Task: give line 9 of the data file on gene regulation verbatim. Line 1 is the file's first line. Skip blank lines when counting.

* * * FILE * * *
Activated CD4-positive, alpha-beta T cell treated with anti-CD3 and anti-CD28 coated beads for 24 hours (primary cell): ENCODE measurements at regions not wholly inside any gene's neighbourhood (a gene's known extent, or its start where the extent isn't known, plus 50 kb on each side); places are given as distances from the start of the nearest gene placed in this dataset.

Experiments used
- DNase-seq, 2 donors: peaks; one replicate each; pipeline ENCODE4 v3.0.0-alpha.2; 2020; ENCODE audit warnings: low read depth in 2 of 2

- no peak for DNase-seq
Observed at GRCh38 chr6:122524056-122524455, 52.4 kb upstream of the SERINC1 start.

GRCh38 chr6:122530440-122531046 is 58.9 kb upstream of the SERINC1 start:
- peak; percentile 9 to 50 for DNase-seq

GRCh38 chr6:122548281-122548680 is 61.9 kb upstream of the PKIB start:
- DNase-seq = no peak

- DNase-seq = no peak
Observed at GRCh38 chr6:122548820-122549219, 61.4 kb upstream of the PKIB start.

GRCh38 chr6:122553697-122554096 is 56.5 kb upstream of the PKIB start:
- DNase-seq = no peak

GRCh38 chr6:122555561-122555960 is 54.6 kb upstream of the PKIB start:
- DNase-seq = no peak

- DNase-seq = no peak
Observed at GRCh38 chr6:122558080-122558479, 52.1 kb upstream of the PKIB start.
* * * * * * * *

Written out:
- DNase-seq = no peak